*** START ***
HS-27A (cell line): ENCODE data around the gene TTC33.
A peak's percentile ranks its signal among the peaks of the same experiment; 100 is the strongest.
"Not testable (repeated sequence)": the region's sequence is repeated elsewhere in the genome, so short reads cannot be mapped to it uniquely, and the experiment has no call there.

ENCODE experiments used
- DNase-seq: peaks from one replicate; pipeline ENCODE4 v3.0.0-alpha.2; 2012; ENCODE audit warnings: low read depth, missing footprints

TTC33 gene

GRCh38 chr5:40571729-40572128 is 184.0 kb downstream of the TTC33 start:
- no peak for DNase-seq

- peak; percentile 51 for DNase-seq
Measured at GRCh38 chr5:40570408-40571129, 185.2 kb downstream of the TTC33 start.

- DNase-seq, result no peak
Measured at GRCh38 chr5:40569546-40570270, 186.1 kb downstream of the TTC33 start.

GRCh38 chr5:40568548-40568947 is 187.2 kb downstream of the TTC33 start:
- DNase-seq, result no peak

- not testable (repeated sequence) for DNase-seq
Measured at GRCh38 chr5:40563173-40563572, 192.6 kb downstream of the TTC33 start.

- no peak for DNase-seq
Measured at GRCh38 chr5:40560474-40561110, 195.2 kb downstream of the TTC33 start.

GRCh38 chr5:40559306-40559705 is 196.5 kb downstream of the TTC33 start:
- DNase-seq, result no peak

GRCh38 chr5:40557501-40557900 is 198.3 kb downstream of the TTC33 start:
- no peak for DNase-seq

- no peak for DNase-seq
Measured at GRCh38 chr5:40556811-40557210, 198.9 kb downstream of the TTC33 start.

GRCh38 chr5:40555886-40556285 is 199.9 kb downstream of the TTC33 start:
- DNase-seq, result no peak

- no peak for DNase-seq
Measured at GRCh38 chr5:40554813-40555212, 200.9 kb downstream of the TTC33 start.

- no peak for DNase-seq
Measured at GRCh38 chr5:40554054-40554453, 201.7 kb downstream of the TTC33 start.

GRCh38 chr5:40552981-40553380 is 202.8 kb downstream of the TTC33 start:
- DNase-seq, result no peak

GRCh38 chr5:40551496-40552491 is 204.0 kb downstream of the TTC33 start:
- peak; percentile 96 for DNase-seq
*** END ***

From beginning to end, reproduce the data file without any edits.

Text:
HS-27A (cell line): ENCODE data around the gene TTC33.
A peak's percentile ranks its signal among the peaks of the same experiment; 100 is the strongest.
"Not testable (repeated sequence)": the region's sequence is repeated elsewhere in the genome, so short reads cannot be mapped to it uniquely, and the experiment has no call there.

ENCODE experiments used
- DNase-seq: peaks from one replicate; pipeline ENCODE4 v3.0.0-alpha.2; 2012; ENCODE audit warnings: low read depth, missing footprints

TTC33 gene

GRCh38 chr5:40571729-40572128 is 184.0 kb downstream of the TTC33 start:
- no peak for DNase-seq

- peak; percentile 51 for DNase-seq
Measured at GRCh38 chr5:40570408-40571129, 185.2 kb downstream of the TTC33 start.

- DNase-seq, result no peak
Measured at GRCh38 chr5:40569546-40570270, 186.1 kb downstream of the TTC33 start.

GRCh38 chr5:40568548-40568947 is 187.2 kb downstream of the TTC33 start:
- DNase-seq, result no peak

- not testable (repeated sequence) for DNase-seq
Measured at GRCh38 chr5:40563173-40563572, 192.6 kb downstream of the TTC33 start.

- no peak for DNase-seq
Measured at GRCh38 chr5:40560474-40561110, 195.2 kb downstream of the TTC33 start.

GRCh38 chr5:40559306-40559705 is 196.5 kb downstream of the TTC33 start:
- DNase-seq, result no peak

GRCh38 chr5:40557501-40557900 is 198.3 kb downstream of the TTC33 start:
- no peak for DNase-seq

- no peak for DNase-seq
Measured at GRCh38 chr5:40556811-40557210, 198.9 kb downstream of the TTC33 start.

GRCh38 chr5:40555886-40556285 is 199.9 kb downstream of the TTC33 start:
- DNase-seq, result no peak

- no peak for DNase-seq
Measured at GRCh38 chr5:40554813-40555212, 200.9 kb downstream of the TTC33 start.

- no peak for DNase-seq
Measured at GRCh38 chr5:40554054-40554453, 201.7 kb downstream of the TTC33 start.

GRCh38 chr5:40552981-40553380 is 202.8 kb downstream of the TTC33 start:
- DNase-seq, result no peak

GRCh38 chr5:40551496-40552491 is 204.0 kb downstream of the TTC33 start:
- peak; percentile 96 for DNase-seq